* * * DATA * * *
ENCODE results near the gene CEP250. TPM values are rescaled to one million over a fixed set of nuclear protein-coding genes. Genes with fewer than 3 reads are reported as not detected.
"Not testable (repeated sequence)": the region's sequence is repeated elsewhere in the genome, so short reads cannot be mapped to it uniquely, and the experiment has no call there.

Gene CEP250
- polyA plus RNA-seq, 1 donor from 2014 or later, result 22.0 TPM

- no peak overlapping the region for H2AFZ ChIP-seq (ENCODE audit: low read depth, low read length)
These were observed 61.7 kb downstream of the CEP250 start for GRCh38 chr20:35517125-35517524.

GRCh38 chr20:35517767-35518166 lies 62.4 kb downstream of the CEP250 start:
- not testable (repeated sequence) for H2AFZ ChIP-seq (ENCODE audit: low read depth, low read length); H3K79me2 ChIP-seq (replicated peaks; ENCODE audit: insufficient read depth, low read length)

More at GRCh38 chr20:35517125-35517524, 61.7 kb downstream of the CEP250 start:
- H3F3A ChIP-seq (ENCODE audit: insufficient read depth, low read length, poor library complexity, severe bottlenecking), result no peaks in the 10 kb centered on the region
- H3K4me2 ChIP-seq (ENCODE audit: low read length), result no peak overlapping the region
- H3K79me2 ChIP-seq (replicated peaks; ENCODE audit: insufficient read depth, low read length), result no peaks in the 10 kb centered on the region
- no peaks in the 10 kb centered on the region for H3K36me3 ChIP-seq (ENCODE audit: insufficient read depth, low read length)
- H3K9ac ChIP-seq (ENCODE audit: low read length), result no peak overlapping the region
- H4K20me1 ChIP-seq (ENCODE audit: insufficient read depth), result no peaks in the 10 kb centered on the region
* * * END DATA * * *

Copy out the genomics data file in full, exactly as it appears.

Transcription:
ENCODE results near the gene CEP250. TPM values are rescaled to one million over a fixed set of nuclear protein-coding genes. Genes with fewer than 3 reads are reported as not detected.
"Not testable (repeated sequence)": the region's sequence is repeated elsewhere in the genome, so short reads cannot be mapped to it uniquely, and the experiment has no call there.

Gene CEP250
- polyA plus RNA-seq, 1 donor from 2014 or later, result 22.0 TPM

- no peak overlapping the region for H2AFZ ChIP-seq (ENCODE audit: low read depth, low read length)
These were observed 61.7 kb downstream of the CEP250 start for GRCh38 chr20:35517125-35517524.

GRCh38 chr20:35517767-35518166 lies 62.4 kb downstream of the CEP250 start:
- not testable (repeated sequence) for H2AFZ ChIP-seq (ENCODE audit: low read depth, low read length); H3K79me2 ChIP-seq (replicated peaks; ENCODE audit: insufficient read depth, low read length)

More at GRCh38 chr20:35517125-35517524, 61.7 kb downstream of the CEP250 start:
- H3F3A ChIP-seq (ENCODE audit: insufficient read depth, low read length, poor library complexity, severe bottlenecking), result no peaks in the 10 kb centered on the region
- H3K4me2 ChIP-seq (ENCODE audit: low read length), result no peak overlapping the region
- H3K79me2 ChIP-seq (replicated peaks; ENCODE audit: insufficient read depth, low read length), result no peaks in the 10 kb centered on the region
- no peaks in the 10 kb centered on the region for H3K36me3 ChIP-seq (ENCODE audit: insufficient read depth, low read length)
- H3K9ac ChIP-seq (ENCODE audit: low read length), result no peak overlapping the region
- H4K20me1 ChIP-seq (ENCODE audit: insufficient read depth), result no peaks in the 10 kb centered on the region